Four hundred miles beneath the United States, there appears to be enough water to fill all our oceans—almost three times. Researchers have for the first time discovered direct evidence of the water, which exists as a fourth form: not liquid, not ice, not vapor, but hydrogen and oxygen molecules trapped in a mineral called ringwoodite found in the transition zone, which sits between the upper and lower mantles, USA Today reports. Their findings follow up on the discovery, announced in March, of a water-rich sample of ringwoodite from the transition zone that was brought to the surface via a Brazilian volcano. That find "showed us at least one place there is water, but it didn't tell us how expansive the water would be," explains Steve Jacobsen, one of the lead researchers. By analyzing how seismic waves moved at various depths, they found that "water is everywhere beneath North America," New Scientist reports.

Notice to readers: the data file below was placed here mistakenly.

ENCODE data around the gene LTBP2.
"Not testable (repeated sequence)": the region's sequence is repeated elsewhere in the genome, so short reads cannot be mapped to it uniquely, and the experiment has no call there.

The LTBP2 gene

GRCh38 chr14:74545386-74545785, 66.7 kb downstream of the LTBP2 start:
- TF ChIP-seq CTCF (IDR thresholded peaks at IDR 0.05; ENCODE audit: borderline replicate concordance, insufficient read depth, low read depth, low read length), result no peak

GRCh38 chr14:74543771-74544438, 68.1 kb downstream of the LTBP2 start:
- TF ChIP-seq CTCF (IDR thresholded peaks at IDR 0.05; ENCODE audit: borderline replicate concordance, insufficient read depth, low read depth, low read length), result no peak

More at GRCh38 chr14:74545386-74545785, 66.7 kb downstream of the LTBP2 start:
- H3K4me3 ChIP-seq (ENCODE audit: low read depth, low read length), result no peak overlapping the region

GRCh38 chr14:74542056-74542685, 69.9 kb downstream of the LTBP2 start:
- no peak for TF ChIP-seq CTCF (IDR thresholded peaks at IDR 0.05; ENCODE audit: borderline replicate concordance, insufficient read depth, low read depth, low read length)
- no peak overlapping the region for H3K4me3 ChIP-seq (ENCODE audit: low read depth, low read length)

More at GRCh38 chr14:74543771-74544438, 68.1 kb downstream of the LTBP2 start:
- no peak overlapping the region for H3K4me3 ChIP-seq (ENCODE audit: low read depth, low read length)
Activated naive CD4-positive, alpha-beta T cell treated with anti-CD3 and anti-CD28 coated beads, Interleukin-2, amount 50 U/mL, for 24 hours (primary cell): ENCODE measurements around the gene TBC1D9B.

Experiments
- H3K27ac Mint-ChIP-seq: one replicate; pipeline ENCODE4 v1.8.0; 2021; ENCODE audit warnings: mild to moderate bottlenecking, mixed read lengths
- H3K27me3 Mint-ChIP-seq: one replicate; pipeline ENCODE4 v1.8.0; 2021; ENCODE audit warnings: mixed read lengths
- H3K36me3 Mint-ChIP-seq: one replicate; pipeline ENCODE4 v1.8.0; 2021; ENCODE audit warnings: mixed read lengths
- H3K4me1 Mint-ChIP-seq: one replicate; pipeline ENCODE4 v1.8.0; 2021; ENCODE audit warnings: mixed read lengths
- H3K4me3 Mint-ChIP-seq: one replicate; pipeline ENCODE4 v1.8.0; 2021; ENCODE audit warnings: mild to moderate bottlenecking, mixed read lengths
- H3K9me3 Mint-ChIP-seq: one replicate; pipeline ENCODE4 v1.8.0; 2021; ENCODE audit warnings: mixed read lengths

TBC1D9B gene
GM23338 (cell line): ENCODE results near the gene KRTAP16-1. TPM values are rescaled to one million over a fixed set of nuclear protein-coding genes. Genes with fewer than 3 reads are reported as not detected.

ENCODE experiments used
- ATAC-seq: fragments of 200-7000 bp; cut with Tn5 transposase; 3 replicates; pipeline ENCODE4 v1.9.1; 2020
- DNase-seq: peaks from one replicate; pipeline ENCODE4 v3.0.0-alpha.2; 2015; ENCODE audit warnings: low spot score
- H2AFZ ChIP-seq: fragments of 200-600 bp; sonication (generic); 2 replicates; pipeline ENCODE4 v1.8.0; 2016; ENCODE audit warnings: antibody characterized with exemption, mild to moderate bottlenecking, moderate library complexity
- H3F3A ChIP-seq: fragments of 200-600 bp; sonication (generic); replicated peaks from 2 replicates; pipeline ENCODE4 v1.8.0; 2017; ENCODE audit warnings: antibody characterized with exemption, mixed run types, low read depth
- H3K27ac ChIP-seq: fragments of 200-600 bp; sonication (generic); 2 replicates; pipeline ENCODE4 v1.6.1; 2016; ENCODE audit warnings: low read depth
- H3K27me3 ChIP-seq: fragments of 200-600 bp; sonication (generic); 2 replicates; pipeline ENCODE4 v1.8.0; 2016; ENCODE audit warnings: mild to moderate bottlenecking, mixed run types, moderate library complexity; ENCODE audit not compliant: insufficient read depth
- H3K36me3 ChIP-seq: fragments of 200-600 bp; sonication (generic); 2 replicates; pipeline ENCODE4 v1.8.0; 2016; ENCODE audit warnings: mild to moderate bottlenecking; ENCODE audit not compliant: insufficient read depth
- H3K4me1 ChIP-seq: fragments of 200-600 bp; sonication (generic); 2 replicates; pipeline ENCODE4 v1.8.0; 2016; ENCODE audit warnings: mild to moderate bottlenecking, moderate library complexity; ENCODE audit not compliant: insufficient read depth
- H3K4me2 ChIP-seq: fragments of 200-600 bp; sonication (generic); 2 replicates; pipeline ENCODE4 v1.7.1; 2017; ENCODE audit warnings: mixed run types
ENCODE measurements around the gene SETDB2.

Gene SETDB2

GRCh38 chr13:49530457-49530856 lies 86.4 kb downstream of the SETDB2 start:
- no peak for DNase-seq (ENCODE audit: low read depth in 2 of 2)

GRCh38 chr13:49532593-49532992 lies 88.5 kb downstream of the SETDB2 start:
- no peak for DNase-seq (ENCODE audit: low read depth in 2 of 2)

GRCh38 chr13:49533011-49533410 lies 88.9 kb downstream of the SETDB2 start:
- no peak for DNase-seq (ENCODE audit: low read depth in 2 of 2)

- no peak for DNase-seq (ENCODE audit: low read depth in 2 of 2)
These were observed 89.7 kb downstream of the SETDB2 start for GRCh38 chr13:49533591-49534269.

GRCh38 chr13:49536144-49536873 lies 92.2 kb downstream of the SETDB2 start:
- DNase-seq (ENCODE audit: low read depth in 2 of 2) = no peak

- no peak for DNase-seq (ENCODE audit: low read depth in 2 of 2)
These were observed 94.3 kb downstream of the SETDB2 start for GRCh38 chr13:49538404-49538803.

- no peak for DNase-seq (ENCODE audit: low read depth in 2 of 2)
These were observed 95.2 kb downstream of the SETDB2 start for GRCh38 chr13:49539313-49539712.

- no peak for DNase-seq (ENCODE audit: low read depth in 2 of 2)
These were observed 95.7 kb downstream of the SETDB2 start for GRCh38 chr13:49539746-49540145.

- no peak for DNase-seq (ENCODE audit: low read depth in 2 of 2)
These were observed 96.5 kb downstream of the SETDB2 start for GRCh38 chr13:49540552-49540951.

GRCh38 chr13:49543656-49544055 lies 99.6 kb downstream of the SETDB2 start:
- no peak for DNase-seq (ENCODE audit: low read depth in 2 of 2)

To measure all of the United States took eight years, and the team wants to next determine whether the water-rich minerals extend around the whole planet, though doing so is reliant on the availability of seismometers in other regions. "Scientists have been looking for this missing deep water for decades," Jacobsen says, according to the Guardian; its existence was first theorized in 1987. The discovery could change our understanding of how the oceans formed: While some scientists have theorized the oceans' water came from a comet or asteroid, these findings suggest the oceans actually hail from water deep inside the planet that oozed out of rocks and was driven to the surface by geological activity in Earth's early days. The underground "reservoir" could hold three-quarters of the Earth's water. (Click for more on the ringwoodite found in a "hell diamond" in Brazil.)